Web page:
Here at Don't Count On It Reviews, you can read reviews from different artists from different styles.
Wednesday, May 16, 2012
Horseback - Half Blood (2012)
Country: Chapel Hill, North Carolina
Style: Experimental Black Metal/Psychedelic Rock
I have it on good authority to call Horseback, or really Jenks Miller, one of America's shining stars in the world of underground metal. His work in Horseback is constantly pushing boundaries into realms of the unexpected and totally brain-boggling, and I have become absolutely smitten with his work. Since I've started reviewing albums, I can say that my anticipation towards releases has weighed, I can say that this is/was one of the few albums being released this year that I have been anxious to hear before anything else.
Despite all the good word coming out about this record from all sources, to simply rely on that as grounds to say that this album is inherently amazing and jaw-dropping would not only be a terrible way to go about covering this album, but it do a total disservice to the music and hard work put into it. Having said that, I was reliably informed from people whose opinions actually matter to me that this was either their favorite album of this year thus far, or one of their favorites. So, that, along with my own excitement towards finally getting to hear this, build the expectations up quite high for this album; and I can say with certainty that it did not let me down in any way. Sure, I certainly didn't expect all the turns that this record would take and all the stylistic ground that would be covered, even from other reviews, but, in a way, it's better that the way I sort of envisioned them sounding in my head was totally different than what's actually on here.
I mean, I was aware that this was supposed to be a sort of companion to 2009's The Invisible Mountain, so I guess you could say that I was able to kind of figure out the sound of tracks like Mithras, Ahriman, and Arjuna because they aren't too far off of the ideas that were present on that last record. The whole americana-meets-blackened psyche rock sound isn't that different, though it is by far more textured and layered on here. It's on these tracks that I believe Jenks Miller has really stretched the boundaries of psychedelic rock, though the entire album could be seen that way for psychedelic music in general anyway, but for these three tracks he really just crafts these minimal sort of ideas and stretch them into songs that are far and away some of the most captivating I've heard since The Invisible Mountain. The entire performance of these songs is simply hypnotic and really makes you wonder why throughout all the years of progressive and psyche rock, and going into metal, more bands haven't been able to craft songs as interesting, memorable, or trance inducing. Tracks like Inheritance (The Changeling) and Hallucigenia I: Hermetic Gifts, on the other hand, see Miller really achieving levels of mind-warping noise and drone that rivals the likes of Merzbow (at his more intense) and Skullflower.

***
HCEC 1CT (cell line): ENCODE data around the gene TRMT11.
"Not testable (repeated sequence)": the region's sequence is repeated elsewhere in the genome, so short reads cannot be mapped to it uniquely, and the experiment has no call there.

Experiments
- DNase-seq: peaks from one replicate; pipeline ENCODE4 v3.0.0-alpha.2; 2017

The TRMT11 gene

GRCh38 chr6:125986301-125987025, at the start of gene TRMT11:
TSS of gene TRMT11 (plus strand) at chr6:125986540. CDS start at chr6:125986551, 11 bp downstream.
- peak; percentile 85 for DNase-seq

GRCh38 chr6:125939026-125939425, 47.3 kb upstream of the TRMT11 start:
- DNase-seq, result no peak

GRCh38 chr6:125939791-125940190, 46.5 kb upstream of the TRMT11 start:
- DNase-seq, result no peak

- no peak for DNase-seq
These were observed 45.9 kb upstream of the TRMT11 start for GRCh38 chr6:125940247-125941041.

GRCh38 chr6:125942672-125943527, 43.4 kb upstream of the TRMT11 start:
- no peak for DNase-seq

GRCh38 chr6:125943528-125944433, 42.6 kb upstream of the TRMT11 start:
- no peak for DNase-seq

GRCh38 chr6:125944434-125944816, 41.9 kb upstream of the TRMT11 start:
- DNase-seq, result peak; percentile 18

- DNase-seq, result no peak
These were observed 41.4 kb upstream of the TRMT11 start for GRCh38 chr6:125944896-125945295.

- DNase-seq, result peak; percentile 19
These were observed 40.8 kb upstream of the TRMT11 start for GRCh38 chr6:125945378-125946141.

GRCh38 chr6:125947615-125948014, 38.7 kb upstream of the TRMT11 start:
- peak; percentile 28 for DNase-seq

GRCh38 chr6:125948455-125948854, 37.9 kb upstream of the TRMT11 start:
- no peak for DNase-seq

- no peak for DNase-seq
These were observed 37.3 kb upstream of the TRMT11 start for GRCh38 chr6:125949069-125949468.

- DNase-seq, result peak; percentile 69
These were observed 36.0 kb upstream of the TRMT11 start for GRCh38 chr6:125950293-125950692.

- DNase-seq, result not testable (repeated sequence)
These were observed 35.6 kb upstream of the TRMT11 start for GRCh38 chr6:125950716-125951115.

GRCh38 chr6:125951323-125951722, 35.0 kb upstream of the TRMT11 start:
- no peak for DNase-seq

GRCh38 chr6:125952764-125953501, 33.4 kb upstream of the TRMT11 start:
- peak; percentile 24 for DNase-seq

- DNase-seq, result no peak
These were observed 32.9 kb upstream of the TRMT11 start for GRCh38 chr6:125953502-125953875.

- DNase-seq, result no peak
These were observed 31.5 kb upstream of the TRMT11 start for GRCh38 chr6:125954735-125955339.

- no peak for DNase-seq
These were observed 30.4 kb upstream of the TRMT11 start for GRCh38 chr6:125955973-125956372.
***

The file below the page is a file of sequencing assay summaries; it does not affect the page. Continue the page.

We cannot simply call this another record though. Unlike how every previous release under the Horseback name has offered a very different personification of the project/band, this new one can be seen as the first time all the elements have come together completely. The raging black metal, the krautrock inflected psychedelic rock, the droning post-rock, blistering noise, and various others have finally unified into a conjunctive unit. Much like how the closing trilogy, Hallucigenia, is a Middle-Cambrian creature named for its dream-like qualities which have lead to many discussions as to even if it is a living creature, or just an appendage from another. With scientists arguing over which end is actually the head of it, one could see it as the perfect metaphor for this album. With so many stylistic ventures under the Horseback name, there is no defining sound that one could find in every recording, as the project is always shifting. Also, as Jenks has referenced in many interviews, this album is also meant to represent alchemic transformation and evolution, both of which can be seen in the album's shifting sounds. Much as this album is what follows after the end of The Invisible Mountain, the closing of this album could lead to further transformations. As the ouroboros eats its own tail, it will continue to exist, constantly recreating itself. Horseback will continue to evolve and change with each release, but as of right now, this is the definitive one.
After all of that, I don't think it's a secret that I love this album. It is truly one of those albums that just moves you in a different way each and every time you listen to it. If the dozens of other reviews praising this album haven't swayed you to check it out already, do it now, you are obviously missing something special and who knows when something like this will happen again.
Overall Score: 9.5
Highlights: Every Song Is A Highlight